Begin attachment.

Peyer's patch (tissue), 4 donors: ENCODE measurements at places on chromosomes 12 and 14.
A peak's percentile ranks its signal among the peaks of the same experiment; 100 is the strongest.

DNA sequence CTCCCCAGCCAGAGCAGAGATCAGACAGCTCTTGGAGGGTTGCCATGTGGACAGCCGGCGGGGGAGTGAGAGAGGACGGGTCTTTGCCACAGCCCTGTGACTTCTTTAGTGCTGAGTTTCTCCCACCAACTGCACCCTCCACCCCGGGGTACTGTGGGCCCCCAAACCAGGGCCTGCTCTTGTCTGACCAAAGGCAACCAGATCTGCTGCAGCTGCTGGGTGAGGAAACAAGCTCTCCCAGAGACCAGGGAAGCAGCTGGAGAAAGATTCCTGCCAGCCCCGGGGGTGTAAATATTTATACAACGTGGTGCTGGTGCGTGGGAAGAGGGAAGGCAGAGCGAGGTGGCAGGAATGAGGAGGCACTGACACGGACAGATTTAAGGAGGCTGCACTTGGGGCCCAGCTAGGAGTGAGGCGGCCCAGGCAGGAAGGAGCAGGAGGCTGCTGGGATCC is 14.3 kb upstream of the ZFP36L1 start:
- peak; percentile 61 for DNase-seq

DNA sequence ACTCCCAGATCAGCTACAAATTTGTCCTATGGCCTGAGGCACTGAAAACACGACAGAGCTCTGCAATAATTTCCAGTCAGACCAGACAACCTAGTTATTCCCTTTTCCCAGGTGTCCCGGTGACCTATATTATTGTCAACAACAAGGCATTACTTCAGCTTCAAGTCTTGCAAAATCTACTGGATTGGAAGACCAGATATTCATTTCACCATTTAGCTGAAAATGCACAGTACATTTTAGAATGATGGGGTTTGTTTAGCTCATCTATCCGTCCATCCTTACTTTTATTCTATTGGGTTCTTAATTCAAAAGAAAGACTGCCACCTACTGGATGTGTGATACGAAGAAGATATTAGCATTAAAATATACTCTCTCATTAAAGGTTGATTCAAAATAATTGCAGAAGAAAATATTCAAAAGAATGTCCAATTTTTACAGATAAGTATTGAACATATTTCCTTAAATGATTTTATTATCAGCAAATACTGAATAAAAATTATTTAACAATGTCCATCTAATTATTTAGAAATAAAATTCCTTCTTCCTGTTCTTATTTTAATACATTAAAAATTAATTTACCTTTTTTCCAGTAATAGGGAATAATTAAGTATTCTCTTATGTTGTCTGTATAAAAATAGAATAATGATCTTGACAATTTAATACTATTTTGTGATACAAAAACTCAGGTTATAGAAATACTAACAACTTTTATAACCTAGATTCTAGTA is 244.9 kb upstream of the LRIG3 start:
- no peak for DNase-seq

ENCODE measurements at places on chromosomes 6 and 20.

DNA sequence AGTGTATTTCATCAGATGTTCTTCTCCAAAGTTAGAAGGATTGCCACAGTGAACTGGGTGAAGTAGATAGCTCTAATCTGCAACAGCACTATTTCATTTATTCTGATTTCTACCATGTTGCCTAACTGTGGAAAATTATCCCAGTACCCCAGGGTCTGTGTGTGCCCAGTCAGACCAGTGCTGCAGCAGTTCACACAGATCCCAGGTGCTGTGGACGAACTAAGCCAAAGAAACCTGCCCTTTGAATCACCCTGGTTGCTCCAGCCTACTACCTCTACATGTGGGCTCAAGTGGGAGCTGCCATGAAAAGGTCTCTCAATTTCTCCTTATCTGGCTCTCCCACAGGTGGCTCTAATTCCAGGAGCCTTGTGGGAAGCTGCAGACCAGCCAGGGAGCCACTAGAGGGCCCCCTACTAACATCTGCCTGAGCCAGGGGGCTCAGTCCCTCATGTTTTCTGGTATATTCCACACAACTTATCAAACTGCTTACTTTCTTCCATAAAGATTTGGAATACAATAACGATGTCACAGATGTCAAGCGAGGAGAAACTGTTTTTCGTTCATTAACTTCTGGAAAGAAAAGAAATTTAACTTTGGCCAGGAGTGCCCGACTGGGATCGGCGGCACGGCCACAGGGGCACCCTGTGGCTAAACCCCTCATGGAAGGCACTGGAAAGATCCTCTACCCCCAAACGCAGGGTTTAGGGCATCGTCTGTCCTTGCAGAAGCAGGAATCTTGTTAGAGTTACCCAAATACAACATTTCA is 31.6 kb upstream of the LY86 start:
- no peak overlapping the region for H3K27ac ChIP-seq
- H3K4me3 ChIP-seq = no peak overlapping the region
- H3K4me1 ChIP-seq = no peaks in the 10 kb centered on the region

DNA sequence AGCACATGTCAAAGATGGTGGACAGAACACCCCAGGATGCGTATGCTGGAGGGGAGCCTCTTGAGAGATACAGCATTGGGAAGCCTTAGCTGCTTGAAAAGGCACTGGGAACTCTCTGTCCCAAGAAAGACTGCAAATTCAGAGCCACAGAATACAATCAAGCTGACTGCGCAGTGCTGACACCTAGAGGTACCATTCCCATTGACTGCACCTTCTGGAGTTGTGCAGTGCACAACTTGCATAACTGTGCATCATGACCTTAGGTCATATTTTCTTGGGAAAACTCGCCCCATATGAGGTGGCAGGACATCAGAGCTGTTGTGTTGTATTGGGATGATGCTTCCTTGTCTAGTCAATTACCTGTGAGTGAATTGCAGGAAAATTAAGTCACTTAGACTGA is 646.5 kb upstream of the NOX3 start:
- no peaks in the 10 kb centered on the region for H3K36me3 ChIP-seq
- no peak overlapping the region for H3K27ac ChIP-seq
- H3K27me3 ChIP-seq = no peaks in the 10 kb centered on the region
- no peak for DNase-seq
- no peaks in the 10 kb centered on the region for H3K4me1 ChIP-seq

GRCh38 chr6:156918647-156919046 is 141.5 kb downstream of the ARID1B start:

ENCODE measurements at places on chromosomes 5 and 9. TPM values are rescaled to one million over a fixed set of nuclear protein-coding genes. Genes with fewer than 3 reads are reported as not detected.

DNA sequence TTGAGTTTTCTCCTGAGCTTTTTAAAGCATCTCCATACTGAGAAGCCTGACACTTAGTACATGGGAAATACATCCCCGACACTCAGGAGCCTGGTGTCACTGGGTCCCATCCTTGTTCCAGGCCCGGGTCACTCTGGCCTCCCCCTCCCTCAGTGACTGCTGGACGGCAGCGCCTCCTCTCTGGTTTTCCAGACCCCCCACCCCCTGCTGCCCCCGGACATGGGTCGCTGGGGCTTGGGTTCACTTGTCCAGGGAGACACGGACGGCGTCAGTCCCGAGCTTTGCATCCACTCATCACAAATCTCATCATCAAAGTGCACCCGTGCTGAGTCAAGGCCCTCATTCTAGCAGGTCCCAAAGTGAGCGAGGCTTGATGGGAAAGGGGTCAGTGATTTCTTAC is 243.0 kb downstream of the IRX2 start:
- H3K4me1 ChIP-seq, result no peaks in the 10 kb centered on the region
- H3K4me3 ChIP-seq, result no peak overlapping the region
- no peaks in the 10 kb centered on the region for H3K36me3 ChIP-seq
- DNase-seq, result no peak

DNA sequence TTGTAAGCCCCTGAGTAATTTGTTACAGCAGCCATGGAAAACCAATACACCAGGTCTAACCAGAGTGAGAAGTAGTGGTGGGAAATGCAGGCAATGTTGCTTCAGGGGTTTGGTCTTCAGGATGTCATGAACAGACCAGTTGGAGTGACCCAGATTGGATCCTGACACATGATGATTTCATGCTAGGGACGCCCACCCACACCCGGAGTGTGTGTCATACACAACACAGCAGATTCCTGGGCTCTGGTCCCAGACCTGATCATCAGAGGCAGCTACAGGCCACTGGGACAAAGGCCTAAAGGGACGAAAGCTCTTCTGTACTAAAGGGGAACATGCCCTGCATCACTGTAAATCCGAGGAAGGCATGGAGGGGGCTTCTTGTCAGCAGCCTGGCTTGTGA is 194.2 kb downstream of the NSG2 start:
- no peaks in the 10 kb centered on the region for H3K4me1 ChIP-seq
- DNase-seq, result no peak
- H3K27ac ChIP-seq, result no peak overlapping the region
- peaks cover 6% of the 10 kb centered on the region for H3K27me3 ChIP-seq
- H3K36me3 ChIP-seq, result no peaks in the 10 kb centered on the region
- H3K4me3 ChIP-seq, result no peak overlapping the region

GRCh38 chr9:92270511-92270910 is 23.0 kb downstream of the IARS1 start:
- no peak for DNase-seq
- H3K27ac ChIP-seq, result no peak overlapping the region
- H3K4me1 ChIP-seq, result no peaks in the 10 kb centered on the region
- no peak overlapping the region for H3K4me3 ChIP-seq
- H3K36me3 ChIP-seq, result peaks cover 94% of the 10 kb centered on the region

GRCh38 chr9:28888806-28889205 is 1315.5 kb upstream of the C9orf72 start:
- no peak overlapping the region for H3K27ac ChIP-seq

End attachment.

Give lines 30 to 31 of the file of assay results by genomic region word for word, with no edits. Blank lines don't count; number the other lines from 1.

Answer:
- H3K36me3 ChIP-seq, result no peaks in the 10 kb centered on the region
- H3K4me3 ChIP-seq, result no peak overlapping the region